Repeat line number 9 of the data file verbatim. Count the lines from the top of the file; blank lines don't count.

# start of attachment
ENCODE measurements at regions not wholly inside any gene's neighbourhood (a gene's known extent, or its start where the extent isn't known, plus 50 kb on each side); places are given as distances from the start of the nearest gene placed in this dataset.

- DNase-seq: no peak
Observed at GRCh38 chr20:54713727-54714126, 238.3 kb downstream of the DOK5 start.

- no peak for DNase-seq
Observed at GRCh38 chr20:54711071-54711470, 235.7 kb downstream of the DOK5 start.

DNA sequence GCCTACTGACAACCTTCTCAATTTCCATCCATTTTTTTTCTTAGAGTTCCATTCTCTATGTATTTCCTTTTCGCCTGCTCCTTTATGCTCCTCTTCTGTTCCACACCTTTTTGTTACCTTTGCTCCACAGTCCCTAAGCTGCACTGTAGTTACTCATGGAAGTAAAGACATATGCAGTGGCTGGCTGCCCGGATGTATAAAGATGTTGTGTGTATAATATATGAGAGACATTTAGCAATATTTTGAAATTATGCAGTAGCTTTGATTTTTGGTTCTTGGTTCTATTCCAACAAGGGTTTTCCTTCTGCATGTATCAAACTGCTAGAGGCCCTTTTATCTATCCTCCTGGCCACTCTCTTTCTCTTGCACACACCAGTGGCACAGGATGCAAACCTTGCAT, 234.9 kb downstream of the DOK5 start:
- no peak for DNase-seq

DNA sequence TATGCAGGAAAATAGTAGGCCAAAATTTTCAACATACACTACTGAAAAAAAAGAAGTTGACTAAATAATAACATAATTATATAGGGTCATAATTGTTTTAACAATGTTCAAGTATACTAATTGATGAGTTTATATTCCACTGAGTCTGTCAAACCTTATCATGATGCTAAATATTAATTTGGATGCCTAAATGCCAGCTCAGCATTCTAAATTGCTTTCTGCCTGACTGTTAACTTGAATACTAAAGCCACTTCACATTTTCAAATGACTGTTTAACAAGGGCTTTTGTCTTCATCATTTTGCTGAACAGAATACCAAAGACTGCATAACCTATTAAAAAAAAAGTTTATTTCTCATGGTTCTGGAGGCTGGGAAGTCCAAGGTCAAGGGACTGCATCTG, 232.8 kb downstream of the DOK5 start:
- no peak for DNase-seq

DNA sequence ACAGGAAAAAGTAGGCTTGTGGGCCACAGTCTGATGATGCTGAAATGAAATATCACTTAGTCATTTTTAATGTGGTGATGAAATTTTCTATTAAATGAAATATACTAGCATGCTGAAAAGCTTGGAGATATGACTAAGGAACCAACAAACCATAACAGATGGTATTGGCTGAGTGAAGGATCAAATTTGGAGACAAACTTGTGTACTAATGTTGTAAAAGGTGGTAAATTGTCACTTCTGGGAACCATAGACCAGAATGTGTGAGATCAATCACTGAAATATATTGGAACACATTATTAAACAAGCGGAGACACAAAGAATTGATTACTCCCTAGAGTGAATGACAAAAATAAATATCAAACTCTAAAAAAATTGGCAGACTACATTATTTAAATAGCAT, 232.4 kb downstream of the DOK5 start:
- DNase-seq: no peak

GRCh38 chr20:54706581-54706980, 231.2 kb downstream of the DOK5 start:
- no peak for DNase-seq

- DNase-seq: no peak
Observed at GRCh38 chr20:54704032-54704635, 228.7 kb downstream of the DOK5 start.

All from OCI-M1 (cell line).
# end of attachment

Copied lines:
- no peak for DNase-seq